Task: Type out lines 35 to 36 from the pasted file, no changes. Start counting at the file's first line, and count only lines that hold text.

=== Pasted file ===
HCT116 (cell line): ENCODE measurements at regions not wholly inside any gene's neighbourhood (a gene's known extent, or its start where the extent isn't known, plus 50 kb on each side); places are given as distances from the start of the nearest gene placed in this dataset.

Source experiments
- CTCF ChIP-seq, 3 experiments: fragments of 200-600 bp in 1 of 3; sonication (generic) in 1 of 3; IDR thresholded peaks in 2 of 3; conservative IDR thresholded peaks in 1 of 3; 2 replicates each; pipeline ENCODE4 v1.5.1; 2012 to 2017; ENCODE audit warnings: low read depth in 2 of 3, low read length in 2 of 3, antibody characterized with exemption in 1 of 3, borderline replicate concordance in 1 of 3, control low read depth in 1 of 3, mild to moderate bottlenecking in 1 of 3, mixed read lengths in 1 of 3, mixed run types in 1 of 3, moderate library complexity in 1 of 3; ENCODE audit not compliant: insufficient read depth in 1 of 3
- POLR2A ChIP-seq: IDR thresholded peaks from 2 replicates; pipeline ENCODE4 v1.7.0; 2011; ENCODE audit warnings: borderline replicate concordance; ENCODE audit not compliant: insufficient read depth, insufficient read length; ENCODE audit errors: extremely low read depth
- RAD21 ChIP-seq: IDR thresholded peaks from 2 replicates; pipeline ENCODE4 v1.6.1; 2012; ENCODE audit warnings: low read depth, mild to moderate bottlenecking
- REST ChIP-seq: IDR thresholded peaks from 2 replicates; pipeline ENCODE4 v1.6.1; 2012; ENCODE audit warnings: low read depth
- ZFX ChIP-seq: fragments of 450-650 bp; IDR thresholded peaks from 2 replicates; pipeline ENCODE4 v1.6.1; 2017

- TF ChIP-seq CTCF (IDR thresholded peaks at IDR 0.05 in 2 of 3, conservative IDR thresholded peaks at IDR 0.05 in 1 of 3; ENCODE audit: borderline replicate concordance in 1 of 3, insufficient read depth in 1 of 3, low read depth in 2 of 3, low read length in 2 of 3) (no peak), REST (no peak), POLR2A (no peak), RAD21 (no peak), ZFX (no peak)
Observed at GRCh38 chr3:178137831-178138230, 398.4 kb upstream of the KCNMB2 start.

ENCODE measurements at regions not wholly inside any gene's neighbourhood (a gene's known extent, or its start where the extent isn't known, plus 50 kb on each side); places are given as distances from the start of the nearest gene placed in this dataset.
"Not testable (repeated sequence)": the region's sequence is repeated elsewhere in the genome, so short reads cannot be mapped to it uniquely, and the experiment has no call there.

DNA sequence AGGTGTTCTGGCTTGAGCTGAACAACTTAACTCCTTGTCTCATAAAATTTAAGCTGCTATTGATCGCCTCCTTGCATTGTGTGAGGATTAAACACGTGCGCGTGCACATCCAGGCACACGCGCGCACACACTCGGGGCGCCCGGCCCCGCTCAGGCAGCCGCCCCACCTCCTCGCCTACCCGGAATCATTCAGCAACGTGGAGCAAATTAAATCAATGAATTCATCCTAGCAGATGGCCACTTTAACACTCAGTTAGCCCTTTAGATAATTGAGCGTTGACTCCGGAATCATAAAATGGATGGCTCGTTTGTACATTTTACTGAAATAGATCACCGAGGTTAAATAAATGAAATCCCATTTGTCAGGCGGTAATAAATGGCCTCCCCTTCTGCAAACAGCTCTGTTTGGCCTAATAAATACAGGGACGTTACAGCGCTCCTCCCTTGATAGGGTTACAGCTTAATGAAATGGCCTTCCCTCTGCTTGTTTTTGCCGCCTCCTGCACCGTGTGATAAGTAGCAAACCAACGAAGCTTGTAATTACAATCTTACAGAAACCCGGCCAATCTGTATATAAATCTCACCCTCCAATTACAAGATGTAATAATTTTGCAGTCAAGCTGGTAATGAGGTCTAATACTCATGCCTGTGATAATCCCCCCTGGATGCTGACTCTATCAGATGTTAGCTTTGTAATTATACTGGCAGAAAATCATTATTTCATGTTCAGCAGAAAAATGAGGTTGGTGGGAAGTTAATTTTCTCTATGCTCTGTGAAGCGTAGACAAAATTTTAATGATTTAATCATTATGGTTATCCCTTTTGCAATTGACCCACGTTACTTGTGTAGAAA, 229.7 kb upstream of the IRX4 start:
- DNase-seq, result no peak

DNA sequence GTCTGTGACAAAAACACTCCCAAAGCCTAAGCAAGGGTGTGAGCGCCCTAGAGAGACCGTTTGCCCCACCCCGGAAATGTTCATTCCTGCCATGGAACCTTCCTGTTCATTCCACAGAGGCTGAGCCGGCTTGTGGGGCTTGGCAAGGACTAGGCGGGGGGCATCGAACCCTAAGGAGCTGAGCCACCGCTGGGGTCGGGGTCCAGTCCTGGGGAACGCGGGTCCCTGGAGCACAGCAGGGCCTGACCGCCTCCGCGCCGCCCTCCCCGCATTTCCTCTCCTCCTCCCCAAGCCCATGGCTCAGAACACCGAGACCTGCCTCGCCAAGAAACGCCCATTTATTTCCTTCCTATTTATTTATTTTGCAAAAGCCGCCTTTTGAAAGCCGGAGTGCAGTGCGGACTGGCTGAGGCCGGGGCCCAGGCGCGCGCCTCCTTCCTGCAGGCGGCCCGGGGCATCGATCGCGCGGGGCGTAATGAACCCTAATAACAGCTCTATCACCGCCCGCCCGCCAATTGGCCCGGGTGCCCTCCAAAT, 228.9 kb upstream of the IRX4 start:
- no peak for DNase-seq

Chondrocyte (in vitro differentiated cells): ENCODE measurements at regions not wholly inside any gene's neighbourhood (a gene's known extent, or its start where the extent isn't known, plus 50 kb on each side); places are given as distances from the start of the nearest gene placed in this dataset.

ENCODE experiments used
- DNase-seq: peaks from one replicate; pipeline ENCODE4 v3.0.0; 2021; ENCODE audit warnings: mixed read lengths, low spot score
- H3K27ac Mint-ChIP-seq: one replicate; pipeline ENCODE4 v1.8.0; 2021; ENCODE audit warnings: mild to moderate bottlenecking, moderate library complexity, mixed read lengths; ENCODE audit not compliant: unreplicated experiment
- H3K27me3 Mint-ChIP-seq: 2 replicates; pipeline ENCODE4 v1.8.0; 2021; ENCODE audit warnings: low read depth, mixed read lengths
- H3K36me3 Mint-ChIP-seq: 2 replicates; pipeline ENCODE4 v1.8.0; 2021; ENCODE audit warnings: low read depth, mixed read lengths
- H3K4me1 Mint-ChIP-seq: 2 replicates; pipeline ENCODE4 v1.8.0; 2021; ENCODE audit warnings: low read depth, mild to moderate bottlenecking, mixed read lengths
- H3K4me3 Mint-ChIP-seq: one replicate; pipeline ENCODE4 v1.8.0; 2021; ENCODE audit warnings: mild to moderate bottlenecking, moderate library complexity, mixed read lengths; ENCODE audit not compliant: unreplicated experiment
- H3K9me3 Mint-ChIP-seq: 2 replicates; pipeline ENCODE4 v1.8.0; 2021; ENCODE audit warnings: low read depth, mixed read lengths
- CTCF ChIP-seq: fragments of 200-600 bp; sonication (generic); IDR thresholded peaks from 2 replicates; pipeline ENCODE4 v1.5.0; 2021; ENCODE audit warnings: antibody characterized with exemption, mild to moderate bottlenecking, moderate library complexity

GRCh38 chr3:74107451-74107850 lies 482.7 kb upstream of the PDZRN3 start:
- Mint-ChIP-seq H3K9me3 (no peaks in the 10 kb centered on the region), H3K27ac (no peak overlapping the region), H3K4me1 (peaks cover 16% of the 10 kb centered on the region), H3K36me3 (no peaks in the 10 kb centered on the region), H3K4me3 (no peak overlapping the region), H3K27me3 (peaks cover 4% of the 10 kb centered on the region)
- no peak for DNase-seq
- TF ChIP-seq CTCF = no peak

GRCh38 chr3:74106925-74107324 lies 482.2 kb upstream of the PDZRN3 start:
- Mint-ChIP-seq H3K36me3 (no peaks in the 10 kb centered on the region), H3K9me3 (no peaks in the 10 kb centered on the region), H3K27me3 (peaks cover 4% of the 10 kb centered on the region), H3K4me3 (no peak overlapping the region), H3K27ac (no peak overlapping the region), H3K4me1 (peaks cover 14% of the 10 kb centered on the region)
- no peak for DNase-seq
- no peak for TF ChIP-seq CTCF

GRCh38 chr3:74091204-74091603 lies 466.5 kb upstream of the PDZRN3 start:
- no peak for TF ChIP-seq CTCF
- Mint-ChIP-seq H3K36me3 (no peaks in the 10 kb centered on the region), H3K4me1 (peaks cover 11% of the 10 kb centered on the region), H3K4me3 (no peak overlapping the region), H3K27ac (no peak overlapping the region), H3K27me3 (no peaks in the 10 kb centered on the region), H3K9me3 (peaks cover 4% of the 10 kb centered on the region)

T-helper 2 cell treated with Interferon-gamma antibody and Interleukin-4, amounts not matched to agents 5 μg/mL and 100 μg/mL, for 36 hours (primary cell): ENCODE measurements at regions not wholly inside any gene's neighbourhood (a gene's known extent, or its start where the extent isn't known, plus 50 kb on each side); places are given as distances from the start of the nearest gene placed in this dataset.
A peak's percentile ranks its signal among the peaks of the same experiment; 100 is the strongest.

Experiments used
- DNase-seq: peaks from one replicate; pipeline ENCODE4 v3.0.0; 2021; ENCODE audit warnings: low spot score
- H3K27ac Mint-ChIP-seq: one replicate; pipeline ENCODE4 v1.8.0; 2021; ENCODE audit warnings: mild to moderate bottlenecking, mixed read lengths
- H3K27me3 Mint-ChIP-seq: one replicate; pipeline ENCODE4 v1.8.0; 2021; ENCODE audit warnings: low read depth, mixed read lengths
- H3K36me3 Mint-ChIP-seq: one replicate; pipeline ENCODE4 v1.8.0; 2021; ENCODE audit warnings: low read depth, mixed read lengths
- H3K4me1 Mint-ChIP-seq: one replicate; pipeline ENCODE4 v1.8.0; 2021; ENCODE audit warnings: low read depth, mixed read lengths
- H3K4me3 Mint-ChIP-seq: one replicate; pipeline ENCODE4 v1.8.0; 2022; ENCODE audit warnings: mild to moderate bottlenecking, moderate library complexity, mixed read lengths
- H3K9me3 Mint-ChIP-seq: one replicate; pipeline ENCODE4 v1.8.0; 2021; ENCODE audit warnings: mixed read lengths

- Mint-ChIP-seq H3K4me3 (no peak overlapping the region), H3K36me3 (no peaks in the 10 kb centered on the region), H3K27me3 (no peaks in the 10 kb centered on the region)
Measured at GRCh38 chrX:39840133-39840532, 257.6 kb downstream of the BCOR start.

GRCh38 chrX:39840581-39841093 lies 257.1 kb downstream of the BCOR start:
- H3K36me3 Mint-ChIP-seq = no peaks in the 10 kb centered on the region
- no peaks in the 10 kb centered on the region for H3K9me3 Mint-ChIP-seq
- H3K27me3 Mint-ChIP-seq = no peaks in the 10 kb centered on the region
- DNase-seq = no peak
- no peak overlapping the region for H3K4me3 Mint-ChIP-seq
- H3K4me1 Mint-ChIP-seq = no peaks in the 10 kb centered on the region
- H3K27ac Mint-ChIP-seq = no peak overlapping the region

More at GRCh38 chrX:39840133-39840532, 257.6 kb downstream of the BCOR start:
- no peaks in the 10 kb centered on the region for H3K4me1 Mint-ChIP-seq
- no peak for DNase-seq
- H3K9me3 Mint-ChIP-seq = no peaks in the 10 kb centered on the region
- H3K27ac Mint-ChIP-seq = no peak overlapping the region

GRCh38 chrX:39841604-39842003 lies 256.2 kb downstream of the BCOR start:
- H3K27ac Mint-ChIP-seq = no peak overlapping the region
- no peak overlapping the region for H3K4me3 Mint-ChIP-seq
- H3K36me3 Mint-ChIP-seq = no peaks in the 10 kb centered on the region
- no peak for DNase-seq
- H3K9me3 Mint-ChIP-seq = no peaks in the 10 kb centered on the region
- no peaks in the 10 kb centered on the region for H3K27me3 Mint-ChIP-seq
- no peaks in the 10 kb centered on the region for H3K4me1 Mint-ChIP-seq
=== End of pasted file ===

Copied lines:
- no peak for TF ChIP-seq CTCF
- Mint-ChIP-seq H3K36me3 (no peaks in the 10 kb centered on the region), H3K4me1 (peaks cover 11% of the 10 kb centered on the region), H3K4me3 (no peak overlapping the region), H3K27ac (no peak overlapping the region), H3K27me3 (no peaks in the 10 kb centered on the region), H3K9me3 (peaks cover 4% of the 10 kb centered on the region)